Another extended autumn, and the grass is dry, the leaves brittle. Rain has deserted the Long Beach Peninsula.
During a drought, a persistent human being can wade the small fine river called the Chinook and keep his hair dry. At its mouth, large silver-sided salmon moil the silky russet water, praying for freshet.
Although I know he has died, I'm half-expecting my bi-annual visit from George Benbennick, the gnarly white-haired gentleman, who, for 25 years, solicited me for a donation to Sea Resources.
George was Sea Resources, just as Ray Millner and Kenny Osborne and so many others are. Have been, for 25 years. Just as in my heart I am. For we have all done our share to build this worthy restoration project and the landscape that shapes it.
George always looked to the future. His intention was to build a foundation, a legacy for students. George didn't particularly care all that much for the river itself, not in an ecological or emotional way. George cared deeply for the kids. They were his inspiration. In fairness, he was not the warm understanding mentor young adults prefer in their choice of elders. George wasn't affectionate with his peers either. In the truest sense of the word, George was a curmudgeon.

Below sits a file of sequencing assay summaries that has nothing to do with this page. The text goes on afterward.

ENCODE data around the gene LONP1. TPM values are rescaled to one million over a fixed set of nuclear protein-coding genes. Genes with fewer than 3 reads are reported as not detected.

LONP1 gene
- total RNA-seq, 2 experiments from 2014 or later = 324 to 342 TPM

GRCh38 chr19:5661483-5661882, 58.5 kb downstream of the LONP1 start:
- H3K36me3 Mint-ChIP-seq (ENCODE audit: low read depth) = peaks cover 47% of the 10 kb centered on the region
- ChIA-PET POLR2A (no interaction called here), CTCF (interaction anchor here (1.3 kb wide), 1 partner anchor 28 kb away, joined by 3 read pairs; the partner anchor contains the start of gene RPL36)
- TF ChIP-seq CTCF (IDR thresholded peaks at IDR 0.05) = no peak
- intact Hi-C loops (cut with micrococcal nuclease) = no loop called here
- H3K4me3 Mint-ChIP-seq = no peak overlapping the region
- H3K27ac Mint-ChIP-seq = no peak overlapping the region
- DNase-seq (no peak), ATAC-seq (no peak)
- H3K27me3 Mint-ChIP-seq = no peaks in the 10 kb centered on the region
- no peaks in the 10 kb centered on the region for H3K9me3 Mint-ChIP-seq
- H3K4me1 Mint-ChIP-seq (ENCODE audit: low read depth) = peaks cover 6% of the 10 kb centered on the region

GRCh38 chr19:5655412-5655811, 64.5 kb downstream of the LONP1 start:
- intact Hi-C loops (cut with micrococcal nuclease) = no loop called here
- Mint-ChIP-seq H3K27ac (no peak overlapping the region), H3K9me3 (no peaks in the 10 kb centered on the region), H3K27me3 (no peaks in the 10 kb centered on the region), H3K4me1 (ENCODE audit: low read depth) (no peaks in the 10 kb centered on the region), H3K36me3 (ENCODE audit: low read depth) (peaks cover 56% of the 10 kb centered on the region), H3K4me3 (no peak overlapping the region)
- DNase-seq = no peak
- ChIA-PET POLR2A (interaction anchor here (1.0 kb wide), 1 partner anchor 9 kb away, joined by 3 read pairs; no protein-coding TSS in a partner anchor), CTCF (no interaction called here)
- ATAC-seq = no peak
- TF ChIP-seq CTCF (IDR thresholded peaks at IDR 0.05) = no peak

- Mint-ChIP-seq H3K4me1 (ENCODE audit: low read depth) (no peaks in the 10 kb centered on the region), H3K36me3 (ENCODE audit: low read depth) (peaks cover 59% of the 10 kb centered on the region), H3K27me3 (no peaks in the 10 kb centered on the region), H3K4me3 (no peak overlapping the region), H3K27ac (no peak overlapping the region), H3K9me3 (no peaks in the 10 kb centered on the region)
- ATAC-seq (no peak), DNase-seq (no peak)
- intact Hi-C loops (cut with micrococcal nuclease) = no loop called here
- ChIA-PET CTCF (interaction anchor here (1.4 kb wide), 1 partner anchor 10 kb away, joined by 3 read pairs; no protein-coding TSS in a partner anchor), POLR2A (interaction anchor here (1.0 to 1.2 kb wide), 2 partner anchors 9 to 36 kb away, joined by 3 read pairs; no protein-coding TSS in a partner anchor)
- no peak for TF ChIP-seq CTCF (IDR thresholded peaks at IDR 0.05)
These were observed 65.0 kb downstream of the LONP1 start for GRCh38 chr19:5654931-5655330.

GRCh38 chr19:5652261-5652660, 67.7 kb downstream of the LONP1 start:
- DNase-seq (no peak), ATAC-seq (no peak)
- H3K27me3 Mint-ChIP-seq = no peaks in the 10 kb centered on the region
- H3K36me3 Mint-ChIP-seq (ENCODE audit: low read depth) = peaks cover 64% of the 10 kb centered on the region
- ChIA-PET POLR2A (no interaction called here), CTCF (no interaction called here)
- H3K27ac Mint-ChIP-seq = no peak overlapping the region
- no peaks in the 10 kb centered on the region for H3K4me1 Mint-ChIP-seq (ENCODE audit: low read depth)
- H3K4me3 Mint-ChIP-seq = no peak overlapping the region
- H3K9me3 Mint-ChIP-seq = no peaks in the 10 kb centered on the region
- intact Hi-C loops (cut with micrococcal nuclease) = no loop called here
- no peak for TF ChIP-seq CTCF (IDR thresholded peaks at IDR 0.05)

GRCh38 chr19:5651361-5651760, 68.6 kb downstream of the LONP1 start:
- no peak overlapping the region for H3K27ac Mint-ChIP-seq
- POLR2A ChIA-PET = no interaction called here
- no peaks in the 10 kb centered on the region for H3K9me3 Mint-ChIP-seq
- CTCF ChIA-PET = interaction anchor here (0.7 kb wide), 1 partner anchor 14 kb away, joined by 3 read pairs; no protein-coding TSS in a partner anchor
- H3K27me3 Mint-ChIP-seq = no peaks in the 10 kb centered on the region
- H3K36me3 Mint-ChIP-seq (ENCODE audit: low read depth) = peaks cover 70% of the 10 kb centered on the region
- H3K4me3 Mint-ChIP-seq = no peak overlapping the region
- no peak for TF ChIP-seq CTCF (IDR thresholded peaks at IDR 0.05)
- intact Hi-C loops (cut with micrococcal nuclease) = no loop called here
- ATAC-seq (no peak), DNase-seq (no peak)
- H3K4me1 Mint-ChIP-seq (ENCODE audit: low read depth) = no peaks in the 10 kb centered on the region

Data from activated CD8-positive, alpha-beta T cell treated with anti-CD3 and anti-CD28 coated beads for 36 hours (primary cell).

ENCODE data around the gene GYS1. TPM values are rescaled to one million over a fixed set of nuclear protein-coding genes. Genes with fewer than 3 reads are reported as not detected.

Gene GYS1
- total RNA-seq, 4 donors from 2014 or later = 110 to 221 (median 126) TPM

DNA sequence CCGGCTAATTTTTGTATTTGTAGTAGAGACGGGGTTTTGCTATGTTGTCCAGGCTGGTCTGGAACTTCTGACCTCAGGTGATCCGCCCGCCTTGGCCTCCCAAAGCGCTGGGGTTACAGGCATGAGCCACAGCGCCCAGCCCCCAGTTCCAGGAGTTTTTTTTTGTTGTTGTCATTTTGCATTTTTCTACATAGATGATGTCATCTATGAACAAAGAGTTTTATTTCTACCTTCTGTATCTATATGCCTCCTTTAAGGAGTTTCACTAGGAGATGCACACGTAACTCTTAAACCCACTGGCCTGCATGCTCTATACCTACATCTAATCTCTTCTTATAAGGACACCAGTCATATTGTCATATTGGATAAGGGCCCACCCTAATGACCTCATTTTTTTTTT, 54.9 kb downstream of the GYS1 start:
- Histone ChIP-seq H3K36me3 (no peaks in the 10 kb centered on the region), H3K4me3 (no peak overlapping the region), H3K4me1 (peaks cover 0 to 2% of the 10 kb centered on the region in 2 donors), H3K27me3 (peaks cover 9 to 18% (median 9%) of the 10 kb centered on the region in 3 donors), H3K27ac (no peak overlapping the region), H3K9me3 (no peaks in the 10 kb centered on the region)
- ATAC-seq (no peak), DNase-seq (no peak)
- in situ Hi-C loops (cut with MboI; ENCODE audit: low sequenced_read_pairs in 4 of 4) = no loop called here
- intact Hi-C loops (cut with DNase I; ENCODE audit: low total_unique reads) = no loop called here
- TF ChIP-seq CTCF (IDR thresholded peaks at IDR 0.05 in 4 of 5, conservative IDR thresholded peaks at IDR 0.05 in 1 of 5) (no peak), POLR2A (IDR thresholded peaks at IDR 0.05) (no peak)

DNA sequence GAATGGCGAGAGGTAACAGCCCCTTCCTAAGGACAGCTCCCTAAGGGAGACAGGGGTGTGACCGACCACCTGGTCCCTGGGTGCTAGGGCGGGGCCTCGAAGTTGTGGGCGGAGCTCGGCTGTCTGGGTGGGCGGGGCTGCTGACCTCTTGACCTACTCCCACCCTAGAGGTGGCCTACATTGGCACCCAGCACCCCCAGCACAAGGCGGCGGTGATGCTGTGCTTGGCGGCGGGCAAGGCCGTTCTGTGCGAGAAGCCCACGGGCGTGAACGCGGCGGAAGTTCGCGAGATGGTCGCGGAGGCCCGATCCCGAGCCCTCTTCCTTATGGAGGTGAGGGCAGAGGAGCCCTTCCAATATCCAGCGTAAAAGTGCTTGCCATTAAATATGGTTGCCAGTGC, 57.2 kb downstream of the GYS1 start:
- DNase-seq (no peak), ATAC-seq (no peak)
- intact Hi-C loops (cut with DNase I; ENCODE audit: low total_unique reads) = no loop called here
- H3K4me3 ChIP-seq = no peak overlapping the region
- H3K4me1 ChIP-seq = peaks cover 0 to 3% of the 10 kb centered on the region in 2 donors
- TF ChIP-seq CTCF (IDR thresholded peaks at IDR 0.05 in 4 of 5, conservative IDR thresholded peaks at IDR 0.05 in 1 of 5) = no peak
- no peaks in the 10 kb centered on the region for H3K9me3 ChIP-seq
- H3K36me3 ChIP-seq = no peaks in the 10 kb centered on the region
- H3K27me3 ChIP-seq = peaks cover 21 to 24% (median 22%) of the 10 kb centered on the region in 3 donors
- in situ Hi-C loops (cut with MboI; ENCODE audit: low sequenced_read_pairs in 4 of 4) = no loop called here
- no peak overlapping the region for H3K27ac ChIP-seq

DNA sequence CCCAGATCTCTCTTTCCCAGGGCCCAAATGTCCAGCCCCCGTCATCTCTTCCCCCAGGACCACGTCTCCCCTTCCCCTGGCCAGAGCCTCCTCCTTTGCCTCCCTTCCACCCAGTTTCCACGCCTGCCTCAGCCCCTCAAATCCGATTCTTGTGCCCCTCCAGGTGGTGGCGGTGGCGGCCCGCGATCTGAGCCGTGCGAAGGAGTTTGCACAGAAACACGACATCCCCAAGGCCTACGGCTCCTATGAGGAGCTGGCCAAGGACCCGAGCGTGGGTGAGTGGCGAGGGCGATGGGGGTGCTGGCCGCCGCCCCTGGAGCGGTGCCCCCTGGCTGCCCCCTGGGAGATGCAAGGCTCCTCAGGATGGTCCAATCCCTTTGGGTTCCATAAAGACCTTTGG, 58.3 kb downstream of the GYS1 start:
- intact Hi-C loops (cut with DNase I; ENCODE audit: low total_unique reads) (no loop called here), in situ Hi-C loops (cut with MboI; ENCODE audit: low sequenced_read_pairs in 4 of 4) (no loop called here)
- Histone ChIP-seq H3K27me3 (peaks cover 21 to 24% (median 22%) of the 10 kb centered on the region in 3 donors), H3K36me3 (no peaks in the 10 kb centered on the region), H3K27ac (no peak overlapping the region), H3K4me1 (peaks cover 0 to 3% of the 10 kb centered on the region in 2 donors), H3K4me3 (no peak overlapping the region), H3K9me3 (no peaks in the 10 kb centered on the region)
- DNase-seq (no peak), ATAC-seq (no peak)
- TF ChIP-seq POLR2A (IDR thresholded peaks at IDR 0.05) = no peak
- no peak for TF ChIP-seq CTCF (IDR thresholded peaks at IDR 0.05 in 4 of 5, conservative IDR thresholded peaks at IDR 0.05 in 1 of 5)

George wanted to guarantee that the kids had a program benefiting their physical and mental development, and the betterment of their community. He strove to shape a vocational program that might speak to students from both ends of the social spectrum. Not all high school graduates go on to college. George wanted to hand them specific tools that would empower their future. After all, hard physical work and responsibility inspired George's beginnings. Vocational tools served him well.
Over the years, George pressed my wife and me countless time for an annual donation to Sea Resources. It took years to figure out that he was calling on us every six months. George wasn't sneaky or dishonest - only persistent toward his vision. His cause was a million-dollar foundation. The Sea Resources Foundation was his obsession, his love, his raison d'etre.